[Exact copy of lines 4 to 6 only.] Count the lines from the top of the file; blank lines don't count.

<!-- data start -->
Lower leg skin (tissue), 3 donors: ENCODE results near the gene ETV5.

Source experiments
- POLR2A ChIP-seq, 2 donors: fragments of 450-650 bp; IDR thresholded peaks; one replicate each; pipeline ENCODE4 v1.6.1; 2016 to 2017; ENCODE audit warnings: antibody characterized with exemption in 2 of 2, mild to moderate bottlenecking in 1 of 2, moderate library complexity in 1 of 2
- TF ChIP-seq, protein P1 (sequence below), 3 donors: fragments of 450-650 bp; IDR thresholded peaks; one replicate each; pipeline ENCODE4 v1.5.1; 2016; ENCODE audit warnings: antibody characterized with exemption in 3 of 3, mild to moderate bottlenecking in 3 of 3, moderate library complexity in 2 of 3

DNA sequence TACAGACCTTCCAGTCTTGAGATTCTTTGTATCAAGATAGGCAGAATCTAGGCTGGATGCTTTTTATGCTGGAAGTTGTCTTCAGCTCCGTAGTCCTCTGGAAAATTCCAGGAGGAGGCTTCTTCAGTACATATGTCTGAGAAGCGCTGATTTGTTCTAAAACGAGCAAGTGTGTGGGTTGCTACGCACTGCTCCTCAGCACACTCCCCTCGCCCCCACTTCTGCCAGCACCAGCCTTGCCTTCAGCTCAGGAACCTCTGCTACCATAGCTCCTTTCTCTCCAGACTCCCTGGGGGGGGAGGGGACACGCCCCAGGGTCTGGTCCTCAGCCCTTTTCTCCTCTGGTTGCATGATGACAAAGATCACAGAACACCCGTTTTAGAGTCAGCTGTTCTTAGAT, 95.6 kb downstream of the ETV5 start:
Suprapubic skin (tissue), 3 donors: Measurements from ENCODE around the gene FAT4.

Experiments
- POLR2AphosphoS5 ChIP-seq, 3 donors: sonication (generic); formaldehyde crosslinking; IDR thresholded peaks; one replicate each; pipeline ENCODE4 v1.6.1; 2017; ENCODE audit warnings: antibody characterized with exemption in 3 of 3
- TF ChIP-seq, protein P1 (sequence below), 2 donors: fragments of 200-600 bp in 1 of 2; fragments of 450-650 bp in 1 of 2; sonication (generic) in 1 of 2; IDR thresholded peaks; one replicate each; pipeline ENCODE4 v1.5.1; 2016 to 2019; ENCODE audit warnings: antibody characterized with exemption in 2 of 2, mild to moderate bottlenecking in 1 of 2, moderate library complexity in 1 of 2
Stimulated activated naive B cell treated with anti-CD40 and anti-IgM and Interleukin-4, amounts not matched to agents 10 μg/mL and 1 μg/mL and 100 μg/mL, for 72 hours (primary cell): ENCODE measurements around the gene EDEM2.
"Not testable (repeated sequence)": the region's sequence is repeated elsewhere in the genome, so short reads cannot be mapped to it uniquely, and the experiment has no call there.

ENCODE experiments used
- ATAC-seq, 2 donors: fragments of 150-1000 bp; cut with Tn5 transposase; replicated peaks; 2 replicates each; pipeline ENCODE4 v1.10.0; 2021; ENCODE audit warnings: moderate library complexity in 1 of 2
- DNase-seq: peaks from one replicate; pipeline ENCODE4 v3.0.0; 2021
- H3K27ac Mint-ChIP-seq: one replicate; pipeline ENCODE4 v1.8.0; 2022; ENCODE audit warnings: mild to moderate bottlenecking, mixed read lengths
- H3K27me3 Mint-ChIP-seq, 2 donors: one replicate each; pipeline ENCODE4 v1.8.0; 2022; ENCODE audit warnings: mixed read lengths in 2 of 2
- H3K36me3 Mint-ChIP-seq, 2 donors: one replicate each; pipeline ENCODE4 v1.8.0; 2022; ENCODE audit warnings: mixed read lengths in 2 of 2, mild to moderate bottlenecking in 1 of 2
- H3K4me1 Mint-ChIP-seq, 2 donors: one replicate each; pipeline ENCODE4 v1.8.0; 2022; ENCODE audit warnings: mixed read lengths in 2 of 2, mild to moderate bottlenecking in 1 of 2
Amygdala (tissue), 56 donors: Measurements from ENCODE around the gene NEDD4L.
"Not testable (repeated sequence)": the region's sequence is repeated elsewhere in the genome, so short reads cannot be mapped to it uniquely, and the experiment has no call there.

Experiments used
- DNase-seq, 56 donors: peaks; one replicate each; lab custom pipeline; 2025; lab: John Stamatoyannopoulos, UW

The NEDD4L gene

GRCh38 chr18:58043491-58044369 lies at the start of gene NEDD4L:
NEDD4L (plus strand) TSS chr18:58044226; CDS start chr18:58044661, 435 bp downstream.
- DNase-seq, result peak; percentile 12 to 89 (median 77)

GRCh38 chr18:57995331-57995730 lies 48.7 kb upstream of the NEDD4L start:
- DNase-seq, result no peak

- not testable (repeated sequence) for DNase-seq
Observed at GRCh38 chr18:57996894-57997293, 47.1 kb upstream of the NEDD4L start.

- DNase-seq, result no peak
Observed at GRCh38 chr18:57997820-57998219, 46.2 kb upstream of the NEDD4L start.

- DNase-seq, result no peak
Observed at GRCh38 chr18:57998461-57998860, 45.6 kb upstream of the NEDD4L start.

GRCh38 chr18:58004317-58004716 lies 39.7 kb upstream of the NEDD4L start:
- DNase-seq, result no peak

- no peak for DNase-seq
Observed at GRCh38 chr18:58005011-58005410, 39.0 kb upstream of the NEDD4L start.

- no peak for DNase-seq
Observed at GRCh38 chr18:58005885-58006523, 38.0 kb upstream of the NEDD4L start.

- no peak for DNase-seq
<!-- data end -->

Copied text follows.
- TF ChIP-seq, protein P1 (sequence below), 3 donors: fragments of 450-650 bp; IDR thresholded peaks; one replicate each; pipeline ENCODE4 v1.5.1; 2016; ENCODE audit warnings: antibody characterized with exemption in 3 of 3, mild to moderate bottlenecking in 3 of 3, moderate library complexity in 2 of 3

DNA sequence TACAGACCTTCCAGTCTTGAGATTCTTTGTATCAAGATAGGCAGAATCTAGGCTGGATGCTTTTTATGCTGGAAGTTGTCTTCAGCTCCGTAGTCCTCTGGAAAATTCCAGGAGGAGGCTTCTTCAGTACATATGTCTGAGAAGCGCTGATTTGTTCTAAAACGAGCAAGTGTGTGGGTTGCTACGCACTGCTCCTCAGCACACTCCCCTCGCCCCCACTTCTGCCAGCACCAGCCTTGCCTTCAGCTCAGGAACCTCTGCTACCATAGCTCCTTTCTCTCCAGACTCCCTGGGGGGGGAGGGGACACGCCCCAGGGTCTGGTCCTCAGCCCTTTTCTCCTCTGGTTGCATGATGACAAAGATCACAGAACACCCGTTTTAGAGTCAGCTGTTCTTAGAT, 95.6 kb downstream of the ETV5 start:
Suprapubic skin (tissue), 3 donors: Measurements from ENCODE around the gene FAT4.